Shared Ownership a Misunderstood, Underexplored Concept


Shared Ownership

On the surface, shared ownership doesn’t come across as the most appealing option for first-time buyers. The reason being that as far as most newcomers to the housing market are concerned, the whole point of ownership is exactly that – sole ownership of the property. Which would seem to be the general consensus shared by most members of the public, given the steep decline in the number of shared ownership transactions across the UK over the past year.

In fact, research has shown that across London, the Home Counties, North East, South East, Wales, West Midlands and Yorkshire, the total number of shared ownership transactions over the past 12-month period has well and truly plummeted. On the whole, shared ownership accounts for no more than about 1% of all recorded property transactions across England and Wales. Which, as far as many experts are concerned, represents a problem that needs to be addressed.

Unsurprisingly, around 80% of those with no interest in shared ownership stated that their reason for shunning the idea was their desire to own their property outright. By contrast, only 11% stated that they had any interest in the idea whatsoever. But what concerned experts and authorities alike was the fact that around 30% of people apparently have no idea what shared ownership is. And among those who do, there’s widespread confusion and misinformation as to the potential benefits of shared ownership programs.

“Last February the government pledged to fix Britain’s broken housing market, and yet one of the schemes designed to encourage home ownership is falling in popularity,” commented Doug Crawford, CEO of My Home Move.

“Our research highlights just how small transactional volumes for shared ownership are, raising questions as to whether the scheme needs to change its image to attract new home buyers,”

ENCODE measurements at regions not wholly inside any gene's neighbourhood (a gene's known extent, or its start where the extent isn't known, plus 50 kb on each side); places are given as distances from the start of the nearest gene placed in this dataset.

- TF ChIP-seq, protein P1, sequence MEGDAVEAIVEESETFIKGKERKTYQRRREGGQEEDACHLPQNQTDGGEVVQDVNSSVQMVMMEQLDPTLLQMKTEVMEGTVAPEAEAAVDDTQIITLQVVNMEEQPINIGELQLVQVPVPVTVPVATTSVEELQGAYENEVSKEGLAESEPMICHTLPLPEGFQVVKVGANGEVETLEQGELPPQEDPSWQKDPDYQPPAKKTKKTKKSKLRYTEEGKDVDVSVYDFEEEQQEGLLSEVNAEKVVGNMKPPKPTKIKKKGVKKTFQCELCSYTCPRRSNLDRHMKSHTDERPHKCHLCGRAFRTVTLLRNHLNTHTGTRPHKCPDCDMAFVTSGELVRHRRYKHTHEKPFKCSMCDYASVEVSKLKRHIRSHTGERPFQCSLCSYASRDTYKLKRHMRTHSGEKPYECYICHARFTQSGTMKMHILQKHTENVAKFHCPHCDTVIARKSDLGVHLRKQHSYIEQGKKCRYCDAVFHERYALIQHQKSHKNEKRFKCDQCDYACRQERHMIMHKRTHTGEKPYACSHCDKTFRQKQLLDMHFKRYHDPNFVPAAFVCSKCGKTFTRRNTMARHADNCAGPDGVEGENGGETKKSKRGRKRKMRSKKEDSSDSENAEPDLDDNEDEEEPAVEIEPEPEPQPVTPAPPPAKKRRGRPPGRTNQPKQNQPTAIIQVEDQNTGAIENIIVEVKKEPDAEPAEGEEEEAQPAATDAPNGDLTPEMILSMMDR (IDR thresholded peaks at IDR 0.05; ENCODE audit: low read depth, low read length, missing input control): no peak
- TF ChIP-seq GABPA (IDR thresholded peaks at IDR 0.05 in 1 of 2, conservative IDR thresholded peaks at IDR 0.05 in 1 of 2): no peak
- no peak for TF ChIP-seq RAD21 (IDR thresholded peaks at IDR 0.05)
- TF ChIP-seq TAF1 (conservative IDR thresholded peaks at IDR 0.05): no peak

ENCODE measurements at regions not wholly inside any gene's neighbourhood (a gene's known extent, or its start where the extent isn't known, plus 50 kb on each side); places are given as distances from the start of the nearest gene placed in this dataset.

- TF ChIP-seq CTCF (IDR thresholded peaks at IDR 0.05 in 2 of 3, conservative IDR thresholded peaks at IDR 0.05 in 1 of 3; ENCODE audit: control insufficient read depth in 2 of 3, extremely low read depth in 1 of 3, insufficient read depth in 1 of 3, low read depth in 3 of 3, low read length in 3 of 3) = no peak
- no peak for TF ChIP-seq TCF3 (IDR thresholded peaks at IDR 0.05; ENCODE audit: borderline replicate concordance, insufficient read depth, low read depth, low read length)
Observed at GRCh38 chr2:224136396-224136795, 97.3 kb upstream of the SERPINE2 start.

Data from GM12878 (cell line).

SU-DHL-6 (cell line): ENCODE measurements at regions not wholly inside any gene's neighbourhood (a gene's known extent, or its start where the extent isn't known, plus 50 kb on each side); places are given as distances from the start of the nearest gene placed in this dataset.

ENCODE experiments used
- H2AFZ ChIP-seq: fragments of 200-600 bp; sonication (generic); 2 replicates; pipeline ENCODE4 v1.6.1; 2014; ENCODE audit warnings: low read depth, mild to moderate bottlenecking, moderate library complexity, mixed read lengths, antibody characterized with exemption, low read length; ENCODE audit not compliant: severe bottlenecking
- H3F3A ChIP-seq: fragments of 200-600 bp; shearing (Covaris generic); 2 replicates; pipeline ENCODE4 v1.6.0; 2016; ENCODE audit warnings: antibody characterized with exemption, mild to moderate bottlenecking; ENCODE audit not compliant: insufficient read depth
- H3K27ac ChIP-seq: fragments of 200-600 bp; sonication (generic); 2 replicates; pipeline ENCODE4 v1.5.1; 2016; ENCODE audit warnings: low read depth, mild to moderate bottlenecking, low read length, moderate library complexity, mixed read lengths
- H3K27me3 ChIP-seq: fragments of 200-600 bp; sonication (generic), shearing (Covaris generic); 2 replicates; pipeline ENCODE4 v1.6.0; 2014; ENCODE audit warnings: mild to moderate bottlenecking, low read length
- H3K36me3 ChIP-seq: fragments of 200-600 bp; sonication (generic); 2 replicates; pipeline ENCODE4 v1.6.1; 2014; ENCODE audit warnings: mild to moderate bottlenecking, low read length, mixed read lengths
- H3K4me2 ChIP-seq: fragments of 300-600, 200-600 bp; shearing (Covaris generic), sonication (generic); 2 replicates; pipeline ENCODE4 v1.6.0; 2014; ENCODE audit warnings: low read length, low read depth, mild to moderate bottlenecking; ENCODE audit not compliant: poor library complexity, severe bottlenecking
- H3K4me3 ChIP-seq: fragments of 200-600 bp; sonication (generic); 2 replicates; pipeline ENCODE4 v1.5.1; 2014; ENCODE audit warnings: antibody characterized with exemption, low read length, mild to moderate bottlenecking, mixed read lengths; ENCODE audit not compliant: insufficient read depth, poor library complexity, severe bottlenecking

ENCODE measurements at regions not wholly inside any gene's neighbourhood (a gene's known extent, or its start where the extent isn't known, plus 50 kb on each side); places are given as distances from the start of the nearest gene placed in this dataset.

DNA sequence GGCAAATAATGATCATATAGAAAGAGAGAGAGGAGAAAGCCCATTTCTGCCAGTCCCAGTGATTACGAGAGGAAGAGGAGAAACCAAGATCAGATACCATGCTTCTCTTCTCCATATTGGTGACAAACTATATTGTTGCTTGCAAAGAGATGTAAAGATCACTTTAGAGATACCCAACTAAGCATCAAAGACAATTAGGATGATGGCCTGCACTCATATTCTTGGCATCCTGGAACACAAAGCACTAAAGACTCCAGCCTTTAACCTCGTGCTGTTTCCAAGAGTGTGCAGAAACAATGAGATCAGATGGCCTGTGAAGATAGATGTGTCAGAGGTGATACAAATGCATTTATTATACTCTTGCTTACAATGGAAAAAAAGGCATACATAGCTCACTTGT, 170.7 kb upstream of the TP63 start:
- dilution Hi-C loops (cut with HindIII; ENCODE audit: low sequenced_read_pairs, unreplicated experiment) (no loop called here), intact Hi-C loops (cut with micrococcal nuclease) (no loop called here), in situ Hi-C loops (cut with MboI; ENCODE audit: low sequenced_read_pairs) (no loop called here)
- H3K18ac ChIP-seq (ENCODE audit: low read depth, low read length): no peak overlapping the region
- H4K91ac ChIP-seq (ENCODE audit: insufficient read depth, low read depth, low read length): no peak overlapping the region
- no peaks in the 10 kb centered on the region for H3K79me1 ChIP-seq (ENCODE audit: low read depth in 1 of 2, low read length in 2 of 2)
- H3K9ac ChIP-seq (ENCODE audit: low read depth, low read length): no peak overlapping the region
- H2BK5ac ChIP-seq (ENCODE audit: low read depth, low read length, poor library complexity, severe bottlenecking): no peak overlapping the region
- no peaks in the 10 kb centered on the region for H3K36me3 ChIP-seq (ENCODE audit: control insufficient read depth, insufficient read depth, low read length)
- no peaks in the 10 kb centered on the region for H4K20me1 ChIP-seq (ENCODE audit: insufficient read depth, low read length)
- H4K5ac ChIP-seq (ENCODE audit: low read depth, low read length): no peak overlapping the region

“It’s our belief that home buyers, despite the lack of housing stack, are turned off by phrases like ‘affordable housing’, which is often used to describe ‘shared ownership’,”

“Yes, they want to be able to afford their home, but they want to buy a dream. The idea of buying a home that has been built to fulfil a quota, or is being sold through a housing association and so has the negative connotations of social housing attached to it, is just too much for some.”

Crawford went on to suggest that the way shared ownership is branded could in its own right be contributing to the issue. Rather than focusing on the potential benefits of the scheme, the simple notion of ‘sharing’ a property could be what’s putting many buyers off the idea, without first taking the time to find out what it really means.

“Perhaps we need to ‘rebrand’ the image of shared ownership, to bring it in line with initiatives like the government’s Help to Buy, to make it more attractive to first time-buyers,” he said.

“Shared ownership can offer those trapped as ‘generation renters’ a real possibility of getting onto the property ladder.”

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